What is culture?
Hello again and many thanks for your comments – maybe I should get a job with the Scottish tourist board!
As I was looking at the link Taru put in her post about the summer school project she’s involved in, I noticed that they are doing a ‘Cross-cultural Development’ course. Now that’s a coincidence…. I’ve recently been discussing the subject of ‘culture’ and cross-cultural awareness with some of my classes, and we’ve been discussing questions such as: How can we define culture? What exactly is it? How does it affect us? How can we be more aware of our own culture and other cultures? We’ve been listening to an interesting series of programmes called ‘Who on Earth are we?’ Why not give some of them a listen?
BBC LE - Talk about English: Who on Earth are We?
I’d be fascinated to know some of your views on culture and its importance in our lives.
Did any of you manage to look up any of those words and phrases from my last post? If not, a) Why not? :-) and b) Here are some definitions:
Get ahead of oneself - to do or say something sooner than you should.
Far-flung - a place that is a great distance away or spread over a large area
Get itchy feet - to feel a desire to travel, visit new places, move on
…or so – an example of ‘vague language’ meaning approximately/about
Get a handle on - to gain a (better) understanding of something
It’s high time – means that something should already have been done, or something cannot be delayed any longer
Fiendishly – extremely (usually found with words like difficult/hard/complex)
Small talk – conversation which has no real importance but it is to pass time, for example talking about the weather.
The exception that proves the rule – although the specific example doesn’t follow the general rule, the statement is usually true.
Squeeze in – to fit something in
Gearing up for – preparing/getting ready for
Flat out – as fast or as hard as possible
Off the beaten track – a remote place, not often visited and away from the usual tourist routes
Give you a feel for – to give you an impression or idea of what something is like
It can be difficult finding out the meaning of idioms and phrasal verbs using normal dictionaries. I’ve found the Cambridge Online dictionary very useful as you can search the idioms and phrasal verbs dictionaries online. You just need to go to the link below and, where it says ‘Select another dictionary’, choose ‘Idioms’ or ‘Phrasal verbs’. Simple! Make sure you type in what you think is the key word. For example, in the phrase ‘off the beaten track’ it makes more sense to search for ‘track’ than ‘off’. Try it…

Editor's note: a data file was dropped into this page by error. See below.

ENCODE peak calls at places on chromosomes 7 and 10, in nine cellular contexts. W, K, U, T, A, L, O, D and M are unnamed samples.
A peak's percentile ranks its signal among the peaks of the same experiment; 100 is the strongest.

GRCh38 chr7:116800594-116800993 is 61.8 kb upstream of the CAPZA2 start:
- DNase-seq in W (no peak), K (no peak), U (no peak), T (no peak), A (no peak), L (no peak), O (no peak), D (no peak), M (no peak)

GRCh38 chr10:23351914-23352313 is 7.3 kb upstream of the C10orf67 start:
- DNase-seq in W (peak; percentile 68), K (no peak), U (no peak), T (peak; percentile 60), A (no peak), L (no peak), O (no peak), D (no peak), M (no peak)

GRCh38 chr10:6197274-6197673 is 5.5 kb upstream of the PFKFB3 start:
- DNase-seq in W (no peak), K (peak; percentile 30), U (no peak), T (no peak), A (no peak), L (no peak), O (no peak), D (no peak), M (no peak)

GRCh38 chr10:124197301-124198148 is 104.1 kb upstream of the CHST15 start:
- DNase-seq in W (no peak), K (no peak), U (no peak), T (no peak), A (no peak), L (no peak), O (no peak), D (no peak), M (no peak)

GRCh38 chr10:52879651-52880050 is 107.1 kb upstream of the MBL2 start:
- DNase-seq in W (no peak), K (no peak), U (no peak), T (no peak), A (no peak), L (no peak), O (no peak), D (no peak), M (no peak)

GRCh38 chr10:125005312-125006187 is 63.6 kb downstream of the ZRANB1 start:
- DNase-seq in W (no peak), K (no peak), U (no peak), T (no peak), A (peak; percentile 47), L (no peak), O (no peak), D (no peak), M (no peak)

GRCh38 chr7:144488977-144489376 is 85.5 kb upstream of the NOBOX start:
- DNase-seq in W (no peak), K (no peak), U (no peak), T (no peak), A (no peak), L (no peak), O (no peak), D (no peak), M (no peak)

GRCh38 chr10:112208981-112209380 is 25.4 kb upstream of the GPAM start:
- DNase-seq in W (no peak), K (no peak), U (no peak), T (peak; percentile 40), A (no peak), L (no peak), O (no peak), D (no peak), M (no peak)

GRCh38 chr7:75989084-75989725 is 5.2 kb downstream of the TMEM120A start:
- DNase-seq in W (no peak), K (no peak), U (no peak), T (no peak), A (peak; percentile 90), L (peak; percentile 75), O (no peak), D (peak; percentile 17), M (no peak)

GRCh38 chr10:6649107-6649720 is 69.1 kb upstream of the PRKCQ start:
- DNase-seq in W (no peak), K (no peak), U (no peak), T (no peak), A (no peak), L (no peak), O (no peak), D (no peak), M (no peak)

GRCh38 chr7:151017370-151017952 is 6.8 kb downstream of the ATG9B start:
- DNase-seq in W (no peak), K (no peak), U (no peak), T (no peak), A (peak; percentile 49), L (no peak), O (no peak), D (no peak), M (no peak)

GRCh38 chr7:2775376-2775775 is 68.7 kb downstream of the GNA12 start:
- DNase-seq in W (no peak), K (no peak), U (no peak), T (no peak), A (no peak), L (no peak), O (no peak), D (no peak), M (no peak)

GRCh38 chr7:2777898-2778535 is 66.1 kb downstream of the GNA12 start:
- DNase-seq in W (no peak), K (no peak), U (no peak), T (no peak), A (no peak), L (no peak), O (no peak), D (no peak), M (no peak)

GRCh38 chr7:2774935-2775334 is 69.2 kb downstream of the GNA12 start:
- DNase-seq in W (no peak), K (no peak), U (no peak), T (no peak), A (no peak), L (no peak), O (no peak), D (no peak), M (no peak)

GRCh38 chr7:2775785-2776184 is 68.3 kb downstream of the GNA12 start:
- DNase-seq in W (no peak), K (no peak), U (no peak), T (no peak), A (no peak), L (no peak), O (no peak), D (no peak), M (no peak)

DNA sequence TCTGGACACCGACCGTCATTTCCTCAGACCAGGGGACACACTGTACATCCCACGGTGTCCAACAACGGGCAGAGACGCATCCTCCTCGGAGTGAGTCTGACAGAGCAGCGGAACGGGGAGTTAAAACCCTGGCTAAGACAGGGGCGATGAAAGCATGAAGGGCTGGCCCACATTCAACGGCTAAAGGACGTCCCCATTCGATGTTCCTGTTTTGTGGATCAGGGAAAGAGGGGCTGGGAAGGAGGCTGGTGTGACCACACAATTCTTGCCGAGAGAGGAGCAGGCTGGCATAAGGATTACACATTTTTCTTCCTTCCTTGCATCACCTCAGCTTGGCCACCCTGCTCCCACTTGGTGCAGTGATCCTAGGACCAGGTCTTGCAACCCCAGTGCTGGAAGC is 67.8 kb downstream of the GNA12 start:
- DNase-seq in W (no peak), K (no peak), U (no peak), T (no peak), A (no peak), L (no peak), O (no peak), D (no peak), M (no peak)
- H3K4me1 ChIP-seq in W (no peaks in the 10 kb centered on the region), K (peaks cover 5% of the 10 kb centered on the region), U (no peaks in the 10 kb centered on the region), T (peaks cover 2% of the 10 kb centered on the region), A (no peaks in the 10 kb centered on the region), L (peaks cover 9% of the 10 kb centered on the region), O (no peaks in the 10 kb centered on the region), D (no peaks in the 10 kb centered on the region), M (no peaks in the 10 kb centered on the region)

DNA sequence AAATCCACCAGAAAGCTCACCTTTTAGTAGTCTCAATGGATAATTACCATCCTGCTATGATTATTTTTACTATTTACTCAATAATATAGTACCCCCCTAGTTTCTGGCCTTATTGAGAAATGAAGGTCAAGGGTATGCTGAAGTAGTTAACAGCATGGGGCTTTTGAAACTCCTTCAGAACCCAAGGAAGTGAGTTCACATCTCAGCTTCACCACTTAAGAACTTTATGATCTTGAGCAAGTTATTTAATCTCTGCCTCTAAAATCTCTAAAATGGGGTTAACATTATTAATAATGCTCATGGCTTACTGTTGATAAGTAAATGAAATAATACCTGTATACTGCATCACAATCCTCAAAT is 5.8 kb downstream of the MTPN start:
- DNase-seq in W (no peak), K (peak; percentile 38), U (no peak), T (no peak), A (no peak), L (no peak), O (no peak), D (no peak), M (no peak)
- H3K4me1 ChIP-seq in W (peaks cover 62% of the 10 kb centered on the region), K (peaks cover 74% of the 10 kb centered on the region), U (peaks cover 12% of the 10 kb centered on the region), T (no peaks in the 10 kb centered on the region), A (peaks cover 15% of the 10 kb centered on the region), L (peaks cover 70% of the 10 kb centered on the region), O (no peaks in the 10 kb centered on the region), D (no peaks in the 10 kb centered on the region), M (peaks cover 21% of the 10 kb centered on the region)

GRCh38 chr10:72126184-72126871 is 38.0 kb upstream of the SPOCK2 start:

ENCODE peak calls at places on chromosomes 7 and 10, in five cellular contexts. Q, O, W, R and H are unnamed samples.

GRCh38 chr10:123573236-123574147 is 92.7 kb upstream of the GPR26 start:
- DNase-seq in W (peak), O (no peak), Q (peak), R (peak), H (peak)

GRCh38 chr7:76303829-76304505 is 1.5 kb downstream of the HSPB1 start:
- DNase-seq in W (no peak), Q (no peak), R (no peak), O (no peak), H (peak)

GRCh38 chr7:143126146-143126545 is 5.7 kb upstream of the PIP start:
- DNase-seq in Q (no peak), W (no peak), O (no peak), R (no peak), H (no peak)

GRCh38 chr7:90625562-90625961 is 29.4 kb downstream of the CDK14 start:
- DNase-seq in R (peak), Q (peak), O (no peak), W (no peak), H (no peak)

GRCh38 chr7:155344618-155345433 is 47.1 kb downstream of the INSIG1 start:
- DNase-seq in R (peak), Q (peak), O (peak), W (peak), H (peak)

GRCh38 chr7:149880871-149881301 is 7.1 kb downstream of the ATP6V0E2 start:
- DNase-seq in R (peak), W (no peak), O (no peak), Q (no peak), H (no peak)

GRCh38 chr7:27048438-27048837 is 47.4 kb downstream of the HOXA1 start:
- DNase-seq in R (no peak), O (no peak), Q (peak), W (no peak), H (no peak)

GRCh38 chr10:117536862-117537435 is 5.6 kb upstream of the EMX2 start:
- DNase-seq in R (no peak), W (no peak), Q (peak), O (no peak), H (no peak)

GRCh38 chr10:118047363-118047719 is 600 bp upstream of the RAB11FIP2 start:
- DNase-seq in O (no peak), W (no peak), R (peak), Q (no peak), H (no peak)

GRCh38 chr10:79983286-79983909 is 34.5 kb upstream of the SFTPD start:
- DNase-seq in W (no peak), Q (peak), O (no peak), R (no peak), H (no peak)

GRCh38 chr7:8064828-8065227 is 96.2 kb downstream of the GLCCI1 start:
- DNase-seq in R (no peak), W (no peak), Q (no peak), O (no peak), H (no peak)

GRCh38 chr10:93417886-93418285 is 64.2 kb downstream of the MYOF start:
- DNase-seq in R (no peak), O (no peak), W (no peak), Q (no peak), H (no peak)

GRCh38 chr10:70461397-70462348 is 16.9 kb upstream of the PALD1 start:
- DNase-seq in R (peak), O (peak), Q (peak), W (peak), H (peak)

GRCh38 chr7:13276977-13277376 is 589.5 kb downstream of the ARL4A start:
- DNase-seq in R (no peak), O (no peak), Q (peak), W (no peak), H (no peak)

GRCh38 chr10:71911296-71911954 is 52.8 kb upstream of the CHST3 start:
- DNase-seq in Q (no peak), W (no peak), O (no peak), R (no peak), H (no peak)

Cambridge Dictionaries online
Taru, in general, your writing is very clear and communicates your message effectively. I like the fact that you do not always settle for the simplest way to say something – you are inventive and try to use more complex and imaginative structures. I really liked your description of the karaoke singer – it’s funny the idea of a singer who strikes fear into your heart yet at the same time fills you with anticipation. Sounds a bit like the Eurovision Song Contest…
A few points to consider:
Do you know the difference between how we use the verbs ‘say’ and ‘tell’? This is a common mistake made by a lot of students. Look at the following LE page and try to improve the beginning of your post.
BBC LE - Ask about English: Say & Tell
What’s the difference between ‘experiment’ and ‘experience’?
'We were wondering how the river boat will survive on waves'. (in this situation you are looking at the future but from a point in the past, not from the present moment. This is sometimes called ‘future in the past’. Can you think of any alternative to the word ‘will’ in your sentence?
In the time-honoured teacher tradition of getting the students to do the lion’s share of the work, I’ve got a few sentences from Taru’s writing which I’d like everyone to help her improve. Can you spot the problems in the following sentences and provide an alternative? (the errors are mostly in one particular grammatical area – what is it?)
1. The studies consist with 210 units and they are divided in seven parts.
2. We have a small group and we arrange free time actives to the students.
3. We left from campus and walked though the city and arrived to the harbor of the Kemijoki River.
4. He laughed of it.
* The lion's share = the biggest part of something (in English we have loads of idioms with animals. Can you think of any others?)
MercŤ, James, Plinio, Ana Paula, YPW, Abdisamad and Kuldeep.
Thanks for making me feel at home here. It's nice to read your lovely comments on my photographs.
What really traumatised me about Hungarian was the number of different suffixes they add to words and the incredible number of different vowel sounds. If I remember rightly, four different 'o' sounds, four 'u' sounds - help! I wonder if Finnish has a large number of vowel sounds?
Thanks! Walking and climbing mountains is one of my favourite pastimes, although I don't do as much as I'd like. Not much beats the feeling of reaching the summit of a mountain and enjoying the moment, exhaustion and elation.
The Scottish Highlands are indeed a wonderful place. It's great to see that you're taking my advice and looking for those words. I'm impressed!
I'm glad you're listening to 'Keep your English up to date' and you're setting a great example by using some of the new words and expressions in your writing.
Thanks for the tip - looks like I'll have to 'keep my eye on the ball'. By the way, the way you said 'fired' I wonder... have you been watching 'The Apprentice'?
I really enjoyed my time in Budapest - I loved the quality of the light there. Scotland is a great place to visit, although you can't guarantee the sunshine and you need to be wary of the midges!!
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